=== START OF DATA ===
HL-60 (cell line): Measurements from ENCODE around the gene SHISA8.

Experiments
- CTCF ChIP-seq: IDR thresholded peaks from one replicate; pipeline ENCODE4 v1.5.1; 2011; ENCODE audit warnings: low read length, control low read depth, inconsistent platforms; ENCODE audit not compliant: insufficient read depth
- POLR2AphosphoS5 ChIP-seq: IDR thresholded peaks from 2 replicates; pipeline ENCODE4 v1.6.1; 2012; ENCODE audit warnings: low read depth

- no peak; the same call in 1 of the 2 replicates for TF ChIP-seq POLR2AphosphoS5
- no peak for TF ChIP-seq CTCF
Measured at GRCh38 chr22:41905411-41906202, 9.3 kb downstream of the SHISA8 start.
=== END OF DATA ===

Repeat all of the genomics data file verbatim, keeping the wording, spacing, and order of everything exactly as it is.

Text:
HL-60 (cell line): Measurements from ENCODE around the gene SHISA8.

Experiments
- CTCF ChIP-seq: IDR thresholded peaks from one replicate; pipeline ENCODE4 v1.5.1; 2011; ENCODE audit warnings: low read length, control low read depth, inconsistent platforms; ENCODE audit not compliant: insufficient read depth
- POLR2AphosphoS5 ChIP-seq: IDR thresholded peaks from 2 replicates; pipeline ENCODE4 v1.6.1; 2012; ENCODE audit warnings: low read depth

- no peak; the same call in 1 of the 2 replicates for TF ChIP-seq POLR2AphosphoS5
- no peak for TF ChIP-seq CTCF
Measured at GRCh38 chr22:41905411-41906202, 9.3 kb downstream of the SHISA8 start.